This article describes gene therapy of various neurodegenerative disorders: Parkinson disease, Alzheimer disease, Huntington disease, and amyotrophic lateral sclerosis. Some of these are in clinical trials. Parkinson disease is an ideal candidate. The introduction of functional genes into the brain of patients with Parkinson disease may, for example, prove useful for replacing a defective gene, introduce a potentially neuroprotective or neurorestorative protein, or permit the physiological delivery of a deficient neurotransmitter. Gene editing enables repair of a defective gene in vivo. Potential gene therapy approaches to Alzheimer disease are based on neurotrophic factors and not neurotransmitters. The optimal method of gene therapy is ex vivo involving implantation of genetically engineered cells secreting nerve growth factor. A clinical trial for amyotrophic lateral sclerosis was conducted with implantation of genetically modified cells secreting a neurotrophic factor.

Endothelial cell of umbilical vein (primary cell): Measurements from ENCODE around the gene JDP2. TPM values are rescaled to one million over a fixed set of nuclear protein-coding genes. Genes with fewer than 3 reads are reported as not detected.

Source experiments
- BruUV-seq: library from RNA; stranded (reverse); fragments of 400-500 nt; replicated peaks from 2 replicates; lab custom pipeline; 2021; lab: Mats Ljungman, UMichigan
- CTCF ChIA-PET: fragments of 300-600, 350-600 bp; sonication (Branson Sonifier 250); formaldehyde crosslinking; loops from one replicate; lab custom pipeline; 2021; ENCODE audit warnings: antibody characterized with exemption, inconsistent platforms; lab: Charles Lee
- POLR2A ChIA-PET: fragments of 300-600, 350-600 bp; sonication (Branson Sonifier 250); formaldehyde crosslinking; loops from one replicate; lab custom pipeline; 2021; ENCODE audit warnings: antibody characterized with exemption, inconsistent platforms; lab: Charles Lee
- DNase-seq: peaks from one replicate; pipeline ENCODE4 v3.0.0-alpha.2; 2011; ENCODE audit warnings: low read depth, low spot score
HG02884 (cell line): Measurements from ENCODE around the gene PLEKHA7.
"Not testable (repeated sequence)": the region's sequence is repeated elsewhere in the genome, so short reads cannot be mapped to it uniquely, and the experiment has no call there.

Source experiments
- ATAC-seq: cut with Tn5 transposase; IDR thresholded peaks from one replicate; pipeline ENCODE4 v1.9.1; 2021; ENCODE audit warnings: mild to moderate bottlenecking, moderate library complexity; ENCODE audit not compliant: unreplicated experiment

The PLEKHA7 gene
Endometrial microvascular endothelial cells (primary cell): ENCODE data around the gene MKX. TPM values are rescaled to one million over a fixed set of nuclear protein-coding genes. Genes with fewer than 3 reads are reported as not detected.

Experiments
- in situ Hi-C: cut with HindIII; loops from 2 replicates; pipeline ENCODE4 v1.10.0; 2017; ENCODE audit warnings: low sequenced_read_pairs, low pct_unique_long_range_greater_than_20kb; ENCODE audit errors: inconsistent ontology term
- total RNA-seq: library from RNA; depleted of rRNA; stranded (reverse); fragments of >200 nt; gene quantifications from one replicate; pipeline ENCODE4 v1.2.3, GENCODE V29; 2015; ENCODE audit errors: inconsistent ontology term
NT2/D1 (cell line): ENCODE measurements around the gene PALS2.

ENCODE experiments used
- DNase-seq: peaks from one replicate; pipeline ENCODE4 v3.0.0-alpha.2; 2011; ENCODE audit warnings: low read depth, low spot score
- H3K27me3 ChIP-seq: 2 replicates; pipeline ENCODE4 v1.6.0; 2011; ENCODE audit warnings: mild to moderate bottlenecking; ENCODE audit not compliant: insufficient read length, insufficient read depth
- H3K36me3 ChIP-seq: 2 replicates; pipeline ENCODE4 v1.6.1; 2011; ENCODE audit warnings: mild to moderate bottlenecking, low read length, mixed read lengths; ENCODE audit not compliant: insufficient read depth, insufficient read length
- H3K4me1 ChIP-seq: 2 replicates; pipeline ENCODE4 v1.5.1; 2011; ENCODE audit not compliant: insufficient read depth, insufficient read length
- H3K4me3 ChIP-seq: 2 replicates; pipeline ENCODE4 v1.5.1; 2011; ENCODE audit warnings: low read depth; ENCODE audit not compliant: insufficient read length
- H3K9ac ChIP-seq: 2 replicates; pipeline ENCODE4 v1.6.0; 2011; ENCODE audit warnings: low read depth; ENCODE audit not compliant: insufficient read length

Historical note and terminology
Gene therapy is the transfer of genetic material to target cells, instead of just the products of cells with altered genes, in a patient for therapeutic purposes. The term “gene therapy” also covers strategies for modification or suppression of gene function as well as transplantation of genetically modified cells for in vivo production of therapeutic substances. Carriers or delivery vehicles for therapeutic genetic material are called vectors, which are usually viral, but several nonviral techniques are being used as well. The term "genetic engineering" applies to the genetic manipulation of living cells, as well as implantation of genetically engineered cells into the living body, which is a form of gene therapy. Neurosurgeons refer to gene therapy as "cellular and molecular" neurosurgery. Gene editing technologies are also being applied for the treatment of neurodegenerative disorders. The history and basics of gene therapy are described in the article on introduction to gene therapy.
Gene therapy of Parkinson disease, Alzheimer disease, Huntington disease, and amyotrophic lateral sclerosis will be described in this article. RNA interference (RNAi)-based techniques, which can be employed to reduce expression of specific genes, hold great promise as therapy for these types of neurodegenerative disorders.